Being bright about late night


Zachary Araki

Nightlife in cities like Hammond includes heading out to bars or parties.

Zachary Araki, A&E Editor

With college-aged, that is women between 18-24 years of age, facing a greater risk of rape, students should take extra caution.

Freshmen and sophomores face an increased risk of rape or sexual assault. Over half of college sexual assaults occur between August and November. Paige Moody, a mental health counselor at the University Counseling Center, discussed reasons for this pattern.

“When women go away from home, and they’re meeting new people and trusting new people, sometimes they can be taken advantage of,” said Moody. “We also know that the number one date rape drug is alcohol. Often when young people go away from home, they tend to possibly experiment with alcohol.”

One out of five female college students who are raped or sexually assaulted report to law enforcement. The Center for Public Integrity found that colleges permanently expelled 10-25 percent of male students found responsible for sexual assault. Of 1,000 rapes, six cases end with incarceration according to the Rape, Abuse & Incest National Network.

A 2007 Department of Justice study found that over 80 percent of sexual assaults on campus were due to incapacitation such as being drunk, drugged or asleep, over twice as common as by physical force. Women who live on campus or are members of a sorority experience an increased risk of sexual assault.

Blaire Fontenot, a freshman nursing major, believes in the best in people, and she feels this same attitude can make people more vulnerable.

“We’re naive and don’t really know what’s going on yet and haven’t been on campus,” said Fontenot. “So, we want to trust everyone and believe that this campus is safe.”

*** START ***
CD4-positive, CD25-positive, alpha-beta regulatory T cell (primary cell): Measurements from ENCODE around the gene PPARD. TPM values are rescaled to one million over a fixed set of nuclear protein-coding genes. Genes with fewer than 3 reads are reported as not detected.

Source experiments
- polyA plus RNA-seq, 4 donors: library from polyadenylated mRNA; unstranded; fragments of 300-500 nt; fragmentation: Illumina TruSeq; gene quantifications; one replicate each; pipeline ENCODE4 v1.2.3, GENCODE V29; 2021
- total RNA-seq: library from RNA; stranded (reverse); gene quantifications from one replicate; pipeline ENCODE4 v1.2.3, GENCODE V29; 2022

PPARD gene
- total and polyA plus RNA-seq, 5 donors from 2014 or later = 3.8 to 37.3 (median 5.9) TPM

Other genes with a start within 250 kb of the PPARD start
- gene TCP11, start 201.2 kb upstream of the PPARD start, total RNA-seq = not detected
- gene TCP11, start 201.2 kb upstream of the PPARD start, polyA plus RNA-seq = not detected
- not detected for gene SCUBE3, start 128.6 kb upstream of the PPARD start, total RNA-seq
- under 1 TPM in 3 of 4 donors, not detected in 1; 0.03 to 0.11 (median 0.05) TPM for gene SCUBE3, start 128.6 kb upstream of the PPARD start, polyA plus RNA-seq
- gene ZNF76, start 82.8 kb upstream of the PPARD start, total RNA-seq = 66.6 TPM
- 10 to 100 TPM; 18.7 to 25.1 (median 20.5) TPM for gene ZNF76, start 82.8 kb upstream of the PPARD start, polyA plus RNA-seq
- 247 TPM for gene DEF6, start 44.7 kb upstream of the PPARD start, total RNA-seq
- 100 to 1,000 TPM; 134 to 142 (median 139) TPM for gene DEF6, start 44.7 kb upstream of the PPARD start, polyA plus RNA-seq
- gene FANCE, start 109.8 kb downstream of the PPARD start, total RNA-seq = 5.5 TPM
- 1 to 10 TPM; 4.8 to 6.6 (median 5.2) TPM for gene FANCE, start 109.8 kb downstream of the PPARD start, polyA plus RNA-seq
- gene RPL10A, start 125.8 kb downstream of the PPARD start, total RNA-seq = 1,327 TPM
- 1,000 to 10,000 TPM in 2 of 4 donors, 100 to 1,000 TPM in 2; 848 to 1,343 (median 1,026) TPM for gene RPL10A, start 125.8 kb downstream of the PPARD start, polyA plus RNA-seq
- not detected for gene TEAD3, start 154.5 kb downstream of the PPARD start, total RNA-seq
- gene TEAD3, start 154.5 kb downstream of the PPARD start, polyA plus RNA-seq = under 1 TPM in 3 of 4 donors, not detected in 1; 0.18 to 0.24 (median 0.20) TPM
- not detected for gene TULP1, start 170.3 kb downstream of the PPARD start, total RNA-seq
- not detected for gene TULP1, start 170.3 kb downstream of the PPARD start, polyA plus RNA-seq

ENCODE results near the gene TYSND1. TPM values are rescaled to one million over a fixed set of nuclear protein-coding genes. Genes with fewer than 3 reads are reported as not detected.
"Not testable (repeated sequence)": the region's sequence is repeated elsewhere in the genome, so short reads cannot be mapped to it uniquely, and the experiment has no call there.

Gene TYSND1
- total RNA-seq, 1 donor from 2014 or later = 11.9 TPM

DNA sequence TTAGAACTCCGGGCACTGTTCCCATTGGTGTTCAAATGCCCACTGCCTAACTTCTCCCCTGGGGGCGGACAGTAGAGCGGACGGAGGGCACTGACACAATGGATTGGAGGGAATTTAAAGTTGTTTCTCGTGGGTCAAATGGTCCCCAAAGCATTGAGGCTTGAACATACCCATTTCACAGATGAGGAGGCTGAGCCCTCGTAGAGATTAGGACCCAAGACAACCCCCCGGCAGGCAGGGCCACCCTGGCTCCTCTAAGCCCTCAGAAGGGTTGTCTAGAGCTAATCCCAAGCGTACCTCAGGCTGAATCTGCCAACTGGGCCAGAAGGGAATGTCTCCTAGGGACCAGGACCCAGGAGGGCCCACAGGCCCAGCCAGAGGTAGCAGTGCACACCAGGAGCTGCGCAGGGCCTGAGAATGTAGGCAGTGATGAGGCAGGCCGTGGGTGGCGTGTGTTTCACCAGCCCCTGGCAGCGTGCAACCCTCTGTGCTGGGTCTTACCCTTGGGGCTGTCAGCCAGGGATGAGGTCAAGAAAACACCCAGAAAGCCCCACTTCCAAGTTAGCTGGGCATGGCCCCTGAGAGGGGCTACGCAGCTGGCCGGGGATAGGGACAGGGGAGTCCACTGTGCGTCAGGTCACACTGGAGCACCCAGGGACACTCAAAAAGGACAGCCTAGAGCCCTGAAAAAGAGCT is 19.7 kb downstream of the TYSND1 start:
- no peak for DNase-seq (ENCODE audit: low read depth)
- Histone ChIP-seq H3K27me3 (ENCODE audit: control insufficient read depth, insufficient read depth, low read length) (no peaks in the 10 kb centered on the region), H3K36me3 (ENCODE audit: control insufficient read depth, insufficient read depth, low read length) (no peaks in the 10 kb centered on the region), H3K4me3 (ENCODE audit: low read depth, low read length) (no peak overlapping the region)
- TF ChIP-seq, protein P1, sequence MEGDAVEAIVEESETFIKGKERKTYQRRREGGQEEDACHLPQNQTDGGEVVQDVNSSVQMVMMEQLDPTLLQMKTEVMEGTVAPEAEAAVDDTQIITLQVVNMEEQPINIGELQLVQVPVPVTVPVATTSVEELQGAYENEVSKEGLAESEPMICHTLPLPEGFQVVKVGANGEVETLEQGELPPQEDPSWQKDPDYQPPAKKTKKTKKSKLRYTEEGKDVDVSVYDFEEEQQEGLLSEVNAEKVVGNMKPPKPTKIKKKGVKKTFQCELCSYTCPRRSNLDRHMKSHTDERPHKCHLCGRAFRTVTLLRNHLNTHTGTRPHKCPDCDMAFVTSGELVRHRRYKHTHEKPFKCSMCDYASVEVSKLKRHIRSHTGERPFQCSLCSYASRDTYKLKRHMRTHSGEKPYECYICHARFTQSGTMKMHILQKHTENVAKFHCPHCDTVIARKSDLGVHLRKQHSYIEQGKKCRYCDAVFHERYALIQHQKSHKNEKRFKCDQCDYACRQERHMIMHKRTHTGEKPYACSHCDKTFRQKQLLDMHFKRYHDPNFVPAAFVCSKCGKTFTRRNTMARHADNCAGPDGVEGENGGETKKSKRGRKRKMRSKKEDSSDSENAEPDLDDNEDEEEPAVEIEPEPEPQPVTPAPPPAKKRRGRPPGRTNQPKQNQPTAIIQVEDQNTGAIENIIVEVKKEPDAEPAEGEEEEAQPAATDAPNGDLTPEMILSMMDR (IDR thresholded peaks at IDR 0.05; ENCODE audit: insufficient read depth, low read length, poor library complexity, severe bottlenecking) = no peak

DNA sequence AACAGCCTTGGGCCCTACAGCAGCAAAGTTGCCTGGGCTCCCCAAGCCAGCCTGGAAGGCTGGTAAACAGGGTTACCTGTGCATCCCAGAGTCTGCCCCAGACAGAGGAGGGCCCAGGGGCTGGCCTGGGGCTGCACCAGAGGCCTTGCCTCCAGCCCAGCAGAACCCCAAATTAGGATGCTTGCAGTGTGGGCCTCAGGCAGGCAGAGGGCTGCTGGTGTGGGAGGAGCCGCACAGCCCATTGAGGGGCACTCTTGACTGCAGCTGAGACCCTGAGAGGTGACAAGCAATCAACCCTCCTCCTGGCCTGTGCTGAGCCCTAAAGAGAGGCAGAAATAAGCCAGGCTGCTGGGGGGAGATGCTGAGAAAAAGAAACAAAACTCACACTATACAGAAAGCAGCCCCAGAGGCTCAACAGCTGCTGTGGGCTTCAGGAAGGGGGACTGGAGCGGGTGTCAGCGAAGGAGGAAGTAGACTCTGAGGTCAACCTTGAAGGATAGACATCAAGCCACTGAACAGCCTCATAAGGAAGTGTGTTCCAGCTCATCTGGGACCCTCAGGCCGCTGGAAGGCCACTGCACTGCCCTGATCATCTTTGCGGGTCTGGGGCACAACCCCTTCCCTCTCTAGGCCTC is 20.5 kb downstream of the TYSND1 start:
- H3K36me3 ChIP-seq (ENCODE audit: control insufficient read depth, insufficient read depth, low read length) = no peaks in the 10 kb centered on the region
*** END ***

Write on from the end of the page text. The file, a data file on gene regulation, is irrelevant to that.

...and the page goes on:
Moody encouraged students to use the buddy system and realize that consent cannot be given if a person is impaired by substances such as alcohol. Students may also consider taking a self-defense class, staying away from secluded or isolated areas, and being aware of their surroundings by not covering both ears with headphones.

Leila Guidry, a freshman undecided major, takes precautions in her daily life.

“Almost every woman is terrified to go out at night by themselves,” said Guidry. “I’m still terrified. I have pepper spray on my keychain, and I make sure if I’m walking to my car, I have it out. I was terrified to get a late scheduled class. I made sure I didn’t get that because it’s scary.”

The university offers a number of resources to victims of sexual assault including a directive to prevent the accused from interacting with the victim. The counseling center offers free counseling. If the student wishes to gather evidence for a report, local hospitals and the University Health Center have sexual assault nurse examiners. Students can report to Human Resources, the Office of Student Advocacy and Accountability or law enforcement. Other help can be found by calling the national sexual assault hotline at 1-800-656-4673 or utilizing RAINN’s 24/7 online chat.